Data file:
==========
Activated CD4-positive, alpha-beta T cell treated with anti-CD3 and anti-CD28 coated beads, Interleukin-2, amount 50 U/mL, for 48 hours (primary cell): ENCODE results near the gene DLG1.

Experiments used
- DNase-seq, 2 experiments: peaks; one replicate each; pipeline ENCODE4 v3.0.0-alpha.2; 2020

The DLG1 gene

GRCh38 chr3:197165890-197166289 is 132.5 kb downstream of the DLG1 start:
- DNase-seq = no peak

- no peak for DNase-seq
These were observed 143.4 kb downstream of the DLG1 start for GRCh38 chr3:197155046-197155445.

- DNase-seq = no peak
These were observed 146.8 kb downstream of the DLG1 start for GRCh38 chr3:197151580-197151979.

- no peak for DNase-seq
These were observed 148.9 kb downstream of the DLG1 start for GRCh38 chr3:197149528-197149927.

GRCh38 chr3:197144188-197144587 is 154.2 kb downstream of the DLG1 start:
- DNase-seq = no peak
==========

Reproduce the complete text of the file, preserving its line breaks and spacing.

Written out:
Activated CD4-positive, alpha-beta T cell treated with anti-CD3 and anti-CD28 coated beads, Interleukin-2, amount 50 U/mL, for 48 hours (primary cell): ENCODE results near the gene DLG1.

Experiments used
- DNase-seq, 2 experiments: peaks; one replicate each; pipeline ENCODE4 v3.0.0-alpha.2; 2020

The DLG1 gene

GRCh38 chr3:197165890-197166289 is 132.5 kb downstream of the DLG1 start:
- DNase-seq = no peak

- no peak for DNase-seq
These were observed 143.4 kb downstream of the DLG1 start for GRCh38 chr3:197155046-197155445.

- DNase-seq = no peak
These were observed 146.8 kb downstream of the DLG1 start for GRCh38 chr3:197151580-197151979.

- no peak for DNase-seq
These were observed 148.9 kb downstream of the DLG1 start for GRCh38 chr3:197149528-197149927.

GRCh38 chr3:197144188-197144587 is 154.2 kb downstream of the DLG1 start:
- DNase-seq = no peak